Cold, Snowy March for Illinois, Illinois State Water Survey

ISWS Press Release

For Immediate Release April 2, 2015
Cold, Snowy March for Illinois
Source:   
Editor:   
Jim Angel, Ph.D. - (217) 333-0729, jimangel@illinois.edu
Lisa Sheppard - (217) 244-7270, sheppard@illinois.edu

CHAMPAIGN, Ill. - The statewide average temperature for March was 38.2 degrees, 3.1 degrees below average, according to Illinois State Climatologist Jim Angel, Illinois State Water Survey, University of Illinois.

These cooler temperatures follow a slightly colder-than-average January and much colder-than-average February. As a result, the year-to-date temperature for Illinois was 27.8 degrees, 5.1 degrees below average and the 16th coldest on record. In comparison, the same period in 2014 was 24.4 degrees and the 4th coldest on record.

According to the latest NWS forecasts, the first two weeks of April are expected to be warmer-than-average.

Accumulated Snowfall (in.): March 1, 2015 to March 31, 2015
March Snowfall

The statewide precipitation for March was 2.4 inches, 0.5 inches below average. However, it was not evenly distributed. Northern Illinois was dry with less than 2 inches of precipitation in many locations. Central Illinois was close to average with 2 to 4 inches widely reported.

On the other hand, Southern Illinois was much wetter with 4 to 8 inches of precipitation. The largest reported total for the month was in Belknap (far southern Illinois) with 8.43 inches.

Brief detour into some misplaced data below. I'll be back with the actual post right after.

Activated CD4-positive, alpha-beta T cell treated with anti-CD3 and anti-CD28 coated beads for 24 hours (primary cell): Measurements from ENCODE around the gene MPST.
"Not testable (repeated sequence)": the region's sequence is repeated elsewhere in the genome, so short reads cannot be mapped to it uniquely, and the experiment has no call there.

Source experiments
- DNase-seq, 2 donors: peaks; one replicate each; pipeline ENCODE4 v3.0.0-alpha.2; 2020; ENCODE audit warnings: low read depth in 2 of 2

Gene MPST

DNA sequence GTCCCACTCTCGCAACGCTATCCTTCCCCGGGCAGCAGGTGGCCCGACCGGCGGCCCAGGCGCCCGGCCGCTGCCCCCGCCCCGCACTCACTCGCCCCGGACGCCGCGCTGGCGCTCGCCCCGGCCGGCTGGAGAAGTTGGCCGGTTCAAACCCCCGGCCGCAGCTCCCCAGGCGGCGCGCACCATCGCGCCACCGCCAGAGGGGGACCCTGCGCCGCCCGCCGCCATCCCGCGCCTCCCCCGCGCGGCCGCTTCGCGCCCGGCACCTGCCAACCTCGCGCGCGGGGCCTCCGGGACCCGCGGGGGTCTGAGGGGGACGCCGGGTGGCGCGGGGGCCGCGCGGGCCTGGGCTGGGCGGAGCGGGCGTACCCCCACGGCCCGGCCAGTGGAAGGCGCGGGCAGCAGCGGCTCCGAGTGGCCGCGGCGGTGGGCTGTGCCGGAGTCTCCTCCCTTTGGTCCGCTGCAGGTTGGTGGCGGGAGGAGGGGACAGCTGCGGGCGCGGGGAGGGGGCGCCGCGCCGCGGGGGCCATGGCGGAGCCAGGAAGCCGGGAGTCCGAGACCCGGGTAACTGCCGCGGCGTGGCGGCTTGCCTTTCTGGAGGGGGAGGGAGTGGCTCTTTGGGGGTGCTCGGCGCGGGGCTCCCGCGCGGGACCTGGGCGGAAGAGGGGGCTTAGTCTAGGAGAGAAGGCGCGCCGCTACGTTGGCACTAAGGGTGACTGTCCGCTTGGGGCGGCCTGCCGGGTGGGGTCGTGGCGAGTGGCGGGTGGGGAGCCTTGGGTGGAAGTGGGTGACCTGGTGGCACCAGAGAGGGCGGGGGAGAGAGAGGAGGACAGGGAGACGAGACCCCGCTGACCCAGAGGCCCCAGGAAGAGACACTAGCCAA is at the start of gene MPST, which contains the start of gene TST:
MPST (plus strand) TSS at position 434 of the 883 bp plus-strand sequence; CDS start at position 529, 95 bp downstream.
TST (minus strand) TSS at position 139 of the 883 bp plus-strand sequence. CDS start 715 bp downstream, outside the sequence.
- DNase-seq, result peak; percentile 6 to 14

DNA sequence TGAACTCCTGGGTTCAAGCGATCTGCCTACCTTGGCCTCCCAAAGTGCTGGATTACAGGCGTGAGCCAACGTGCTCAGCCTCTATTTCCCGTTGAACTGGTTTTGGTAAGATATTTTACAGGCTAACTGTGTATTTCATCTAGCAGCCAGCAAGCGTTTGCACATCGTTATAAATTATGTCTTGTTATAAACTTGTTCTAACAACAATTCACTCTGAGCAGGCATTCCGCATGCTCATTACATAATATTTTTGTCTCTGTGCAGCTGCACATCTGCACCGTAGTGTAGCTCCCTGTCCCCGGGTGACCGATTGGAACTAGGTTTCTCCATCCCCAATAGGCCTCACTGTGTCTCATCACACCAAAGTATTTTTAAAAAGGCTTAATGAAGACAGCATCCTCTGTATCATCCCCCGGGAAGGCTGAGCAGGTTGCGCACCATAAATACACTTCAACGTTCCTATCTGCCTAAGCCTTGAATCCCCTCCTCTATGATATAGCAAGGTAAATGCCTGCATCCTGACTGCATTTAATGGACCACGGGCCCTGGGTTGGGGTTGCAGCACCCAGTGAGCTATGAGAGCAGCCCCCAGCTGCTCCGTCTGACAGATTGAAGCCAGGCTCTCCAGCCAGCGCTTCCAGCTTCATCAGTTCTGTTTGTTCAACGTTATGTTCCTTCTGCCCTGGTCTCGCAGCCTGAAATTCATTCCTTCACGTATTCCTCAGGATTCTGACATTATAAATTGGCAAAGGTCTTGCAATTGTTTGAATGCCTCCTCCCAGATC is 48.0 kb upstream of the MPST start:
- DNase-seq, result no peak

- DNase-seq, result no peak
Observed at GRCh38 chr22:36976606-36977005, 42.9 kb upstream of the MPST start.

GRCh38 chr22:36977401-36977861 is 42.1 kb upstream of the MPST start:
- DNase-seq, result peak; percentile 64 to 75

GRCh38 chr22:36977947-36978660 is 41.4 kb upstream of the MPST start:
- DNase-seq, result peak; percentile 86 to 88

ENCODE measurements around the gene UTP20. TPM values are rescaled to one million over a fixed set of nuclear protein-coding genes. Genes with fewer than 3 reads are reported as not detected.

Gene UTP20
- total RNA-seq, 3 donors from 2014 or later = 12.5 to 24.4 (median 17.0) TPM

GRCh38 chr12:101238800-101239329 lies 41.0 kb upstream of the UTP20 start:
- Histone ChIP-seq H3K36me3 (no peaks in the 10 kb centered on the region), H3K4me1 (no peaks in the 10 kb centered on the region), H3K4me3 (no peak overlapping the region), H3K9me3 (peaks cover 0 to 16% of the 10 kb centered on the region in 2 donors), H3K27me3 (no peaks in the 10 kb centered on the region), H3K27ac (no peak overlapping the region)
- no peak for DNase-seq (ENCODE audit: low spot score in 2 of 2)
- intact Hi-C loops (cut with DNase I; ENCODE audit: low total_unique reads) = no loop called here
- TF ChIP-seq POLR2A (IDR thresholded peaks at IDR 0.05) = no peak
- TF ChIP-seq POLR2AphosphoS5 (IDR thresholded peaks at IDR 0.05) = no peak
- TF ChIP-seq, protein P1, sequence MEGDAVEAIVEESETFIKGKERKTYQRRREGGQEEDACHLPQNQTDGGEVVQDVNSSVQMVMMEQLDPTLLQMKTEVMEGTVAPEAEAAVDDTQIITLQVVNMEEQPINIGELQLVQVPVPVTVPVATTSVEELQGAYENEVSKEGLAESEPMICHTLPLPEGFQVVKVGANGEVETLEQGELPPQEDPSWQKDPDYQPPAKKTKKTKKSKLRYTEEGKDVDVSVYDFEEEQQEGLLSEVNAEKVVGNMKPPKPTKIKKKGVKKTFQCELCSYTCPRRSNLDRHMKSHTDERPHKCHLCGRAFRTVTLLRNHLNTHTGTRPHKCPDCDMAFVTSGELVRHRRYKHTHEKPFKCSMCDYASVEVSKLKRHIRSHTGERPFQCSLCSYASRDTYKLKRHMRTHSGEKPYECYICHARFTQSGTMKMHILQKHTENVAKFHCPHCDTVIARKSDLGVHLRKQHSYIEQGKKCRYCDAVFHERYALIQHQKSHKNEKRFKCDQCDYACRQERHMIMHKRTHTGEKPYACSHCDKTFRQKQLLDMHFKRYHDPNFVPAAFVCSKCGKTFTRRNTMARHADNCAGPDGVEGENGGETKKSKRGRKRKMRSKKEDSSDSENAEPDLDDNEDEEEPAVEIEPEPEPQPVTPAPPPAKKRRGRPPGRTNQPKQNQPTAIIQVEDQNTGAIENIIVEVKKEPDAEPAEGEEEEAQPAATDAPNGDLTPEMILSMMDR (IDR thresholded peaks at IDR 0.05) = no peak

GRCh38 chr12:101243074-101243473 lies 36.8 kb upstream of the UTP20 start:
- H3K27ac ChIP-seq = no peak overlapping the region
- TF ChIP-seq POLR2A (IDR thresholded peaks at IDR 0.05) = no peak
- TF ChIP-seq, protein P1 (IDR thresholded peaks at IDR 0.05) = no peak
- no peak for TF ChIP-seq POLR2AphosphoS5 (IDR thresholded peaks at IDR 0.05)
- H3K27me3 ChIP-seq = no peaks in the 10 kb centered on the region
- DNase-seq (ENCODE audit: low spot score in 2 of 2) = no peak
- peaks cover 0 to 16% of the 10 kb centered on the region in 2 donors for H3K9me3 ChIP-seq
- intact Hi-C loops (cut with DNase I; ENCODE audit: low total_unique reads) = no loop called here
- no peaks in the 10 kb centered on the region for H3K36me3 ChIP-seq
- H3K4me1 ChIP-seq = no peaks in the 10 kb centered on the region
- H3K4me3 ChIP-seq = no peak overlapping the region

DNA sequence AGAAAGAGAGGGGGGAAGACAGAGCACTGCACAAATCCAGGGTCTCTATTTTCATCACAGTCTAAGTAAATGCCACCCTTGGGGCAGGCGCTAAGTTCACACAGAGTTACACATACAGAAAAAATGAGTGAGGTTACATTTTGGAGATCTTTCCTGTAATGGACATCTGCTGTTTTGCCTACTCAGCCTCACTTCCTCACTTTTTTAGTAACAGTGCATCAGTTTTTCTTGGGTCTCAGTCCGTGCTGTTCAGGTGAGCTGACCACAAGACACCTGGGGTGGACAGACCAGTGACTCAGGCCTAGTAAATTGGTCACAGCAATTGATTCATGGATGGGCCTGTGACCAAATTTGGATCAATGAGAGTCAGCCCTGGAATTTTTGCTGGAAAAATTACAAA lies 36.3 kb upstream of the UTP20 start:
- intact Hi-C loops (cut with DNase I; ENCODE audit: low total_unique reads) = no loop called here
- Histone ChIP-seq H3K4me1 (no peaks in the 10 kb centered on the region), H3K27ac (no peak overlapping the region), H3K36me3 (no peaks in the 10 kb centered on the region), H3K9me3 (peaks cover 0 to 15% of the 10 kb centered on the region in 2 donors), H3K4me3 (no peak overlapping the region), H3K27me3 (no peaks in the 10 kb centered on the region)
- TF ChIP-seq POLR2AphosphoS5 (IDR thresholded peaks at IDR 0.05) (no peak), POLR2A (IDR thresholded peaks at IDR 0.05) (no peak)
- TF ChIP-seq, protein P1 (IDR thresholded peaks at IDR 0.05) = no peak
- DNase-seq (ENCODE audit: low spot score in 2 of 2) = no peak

The heavy rains in southern Illinois contributed to moderate flooding on tributaries of the Wabash and Ohio Rivers.

The statewide average precipitation for January-March was 5.3 inches, 1.8 inches below average and the 29th driest on record. While northern and central Illinois were 1 to 3 inches below average, southern Illinois was 1 to 4 inches above average on precipitation.

Dry conditions extend across the upper Corn Belt. In the short-term, dry conditions can be beneficial for spring planting as the soils dry out and warm up faster.

Snowfall in March was widespread across the state. 

“Interestingly, some of the highest snowfall totals were in southern Illinois where climatology indicates it should be the least,” Angel said.

The largest snowfall total was reported in Danville in east-central Illinois with 12.3 inches, followed by Grand Chain Dam in far southern Illinois with 10.0 inches. The lowest monthly totals came out of northwest Illinois. The Moline airport reported only 0.1 inches of snow for the month.

As a result, snowfall was above average for most of the state except the northwest near the Quad Cities. Although much of central and northern Illinois received above-average snowfall, these areas still remained below average on precipitation. While those areas received plenty of snow, they received little rainfall, which typically makes up the bulk of the precipitation for March.

 

The Illinois State Water Survey at the University of Illinois at Urbana-Champaign, a division of the Prairie Research Institute, is the primary agency in Illinois concerned with water and atmospheric resources.


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